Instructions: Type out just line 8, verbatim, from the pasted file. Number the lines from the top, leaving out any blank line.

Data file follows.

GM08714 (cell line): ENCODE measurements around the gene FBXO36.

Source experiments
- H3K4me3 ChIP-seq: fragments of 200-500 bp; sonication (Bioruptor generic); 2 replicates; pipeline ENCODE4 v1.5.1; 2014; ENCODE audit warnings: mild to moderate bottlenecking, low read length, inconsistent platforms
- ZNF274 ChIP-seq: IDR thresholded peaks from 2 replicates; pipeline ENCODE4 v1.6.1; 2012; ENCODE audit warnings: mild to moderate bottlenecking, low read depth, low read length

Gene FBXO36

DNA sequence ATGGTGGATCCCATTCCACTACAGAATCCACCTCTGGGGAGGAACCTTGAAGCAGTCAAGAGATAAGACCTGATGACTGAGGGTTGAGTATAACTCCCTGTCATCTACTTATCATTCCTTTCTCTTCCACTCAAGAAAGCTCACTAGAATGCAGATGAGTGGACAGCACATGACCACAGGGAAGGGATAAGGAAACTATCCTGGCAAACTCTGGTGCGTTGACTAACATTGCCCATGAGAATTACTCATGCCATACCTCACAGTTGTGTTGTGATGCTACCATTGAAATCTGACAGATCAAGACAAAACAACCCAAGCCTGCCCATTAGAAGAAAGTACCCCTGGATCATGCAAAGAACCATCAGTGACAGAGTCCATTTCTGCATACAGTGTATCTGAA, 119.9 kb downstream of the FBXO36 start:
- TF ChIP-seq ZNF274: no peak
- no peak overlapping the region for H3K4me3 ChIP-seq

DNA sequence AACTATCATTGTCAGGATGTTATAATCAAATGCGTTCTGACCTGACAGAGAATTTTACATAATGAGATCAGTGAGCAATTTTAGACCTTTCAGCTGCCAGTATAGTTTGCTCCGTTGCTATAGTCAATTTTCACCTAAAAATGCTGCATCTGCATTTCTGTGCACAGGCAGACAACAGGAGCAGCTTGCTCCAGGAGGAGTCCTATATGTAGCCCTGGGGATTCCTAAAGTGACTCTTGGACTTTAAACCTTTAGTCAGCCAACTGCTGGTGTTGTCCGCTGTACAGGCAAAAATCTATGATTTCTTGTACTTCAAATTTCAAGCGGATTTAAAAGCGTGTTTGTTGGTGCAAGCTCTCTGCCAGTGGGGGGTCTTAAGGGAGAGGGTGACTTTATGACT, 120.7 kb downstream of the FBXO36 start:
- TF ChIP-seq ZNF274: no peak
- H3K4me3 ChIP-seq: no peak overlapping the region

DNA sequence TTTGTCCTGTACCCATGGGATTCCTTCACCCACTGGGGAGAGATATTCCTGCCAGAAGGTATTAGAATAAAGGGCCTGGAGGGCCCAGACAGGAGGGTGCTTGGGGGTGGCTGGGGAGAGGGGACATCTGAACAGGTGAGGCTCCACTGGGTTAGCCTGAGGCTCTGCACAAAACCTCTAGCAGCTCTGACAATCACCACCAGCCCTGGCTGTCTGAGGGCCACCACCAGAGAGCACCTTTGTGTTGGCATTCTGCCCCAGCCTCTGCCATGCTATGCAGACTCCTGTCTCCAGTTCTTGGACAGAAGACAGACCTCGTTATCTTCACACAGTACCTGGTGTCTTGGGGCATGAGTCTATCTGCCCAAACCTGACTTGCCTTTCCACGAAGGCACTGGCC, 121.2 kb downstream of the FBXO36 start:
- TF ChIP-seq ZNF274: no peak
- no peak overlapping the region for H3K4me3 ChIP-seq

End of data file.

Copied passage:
- no peak overlapping the region for H3K4me3 ChIP-seq